Exports of Russian grain show new records: Farmers will continue to increase pea and chickpea crops

Published Apr 27, 2024

Tridge summary

In 2023, Russia achieved record exports of dried chickpeas, reaching over 540 thousand tons, with the main buyers being Türkiye, Pakistan, and Egypt. The chickpea export potential is projected to reach 700 thousand tons by 2030, generating approximately $450 million. The chickpea cultivation area in Russia expanded to over 492 thousand hectares, predominantly in the Volga and Southern federal districts, with the Saratov region leading. Russia's pea exports also saw significant growth, becoming the third-largest exporter after Canada and Australia, with a threefold increase compared to 2022. The main importers of Russian peas are China, Turkey, and Spain, and farmers in Russia are planning to increase legume cultivation due to increased global demand and reduced profitability of wheat.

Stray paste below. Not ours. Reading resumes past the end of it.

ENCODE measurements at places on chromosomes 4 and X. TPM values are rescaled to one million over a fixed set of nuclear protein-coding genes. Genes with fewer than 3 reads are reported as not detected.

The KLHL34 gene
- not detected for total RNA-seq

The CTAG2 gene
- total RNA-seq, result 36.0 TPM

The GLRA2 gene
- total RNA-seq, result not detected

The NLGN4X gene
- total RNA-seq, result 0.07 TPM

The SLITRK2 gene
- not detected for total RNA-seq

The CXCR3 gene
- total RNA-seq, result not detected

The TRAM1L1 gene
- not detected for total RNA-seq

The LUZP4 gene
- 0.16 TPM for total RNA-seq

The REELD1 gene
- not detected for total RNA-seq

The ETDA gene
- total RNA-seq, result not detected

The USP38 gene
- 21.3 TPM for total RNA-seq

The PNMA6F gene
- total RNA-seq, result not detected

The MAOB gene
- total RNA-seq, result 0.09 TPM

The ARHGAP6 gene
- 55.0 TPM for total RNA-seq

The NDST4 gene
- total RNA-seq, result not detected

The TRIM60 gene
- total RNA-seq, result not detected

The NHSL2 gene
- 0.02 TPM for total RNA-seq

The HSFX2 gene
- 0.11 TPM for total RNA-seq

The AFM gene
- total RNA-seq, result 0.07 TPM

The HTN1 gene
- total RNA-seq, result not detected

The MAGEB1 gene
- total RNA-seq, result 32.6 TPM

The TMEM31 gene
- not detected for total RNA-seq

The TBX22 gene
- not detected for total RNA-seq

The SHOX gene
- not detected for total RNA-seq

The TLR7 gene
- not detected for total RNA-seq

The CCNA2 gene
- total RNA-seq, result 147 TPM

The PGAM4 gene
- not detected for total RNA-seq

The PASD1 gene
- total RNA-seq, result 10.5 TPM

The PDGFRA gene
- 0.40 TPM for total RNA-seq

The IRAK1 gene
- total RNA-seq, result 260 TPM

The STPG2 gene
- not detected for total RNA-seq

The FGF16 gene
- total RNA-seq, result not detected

Disclaimer: The above summary was generated by Tridge's proprietary AI model for informational purposes.

Original content

In 2023, Russia exported a record volume of dried chickpeas - more than 540 thousand tons, reports the federal center Agroexport. The largest buyers were Türkiye, Pakistan and Egypt. According to preliminary calculations by Agroexport, by 2030 the potential for Russian chickpea supplies is estimated at 700 thousand tons worth about $450 million. According to Rosstat, in 2023, the area under chickpeas in Russia exceeded 492 thousand hectares. At the same time, the main part of the territory is concentrated in the Volga and Southern federal districts. At the same time, the leader is the Saratov region - more than 167 thousand hectares. The volume of shipments of Russian peas is also growing: last year, Russia took third place in terms of volume of pea exports in physical terms after Canada and Australia, Elena Tyurina, director of the analytics department of the Russian Grain Union (RGU), told Agroinvestor. According to the Agroanalytics Center of the Ministry of Agriculture, in ...
Source: Zol
By clicking “Accept Cookies,” I agree to provide cookies for statistical and personalized preference purposes. To learn more about our cookies, please read our Privacy Policy.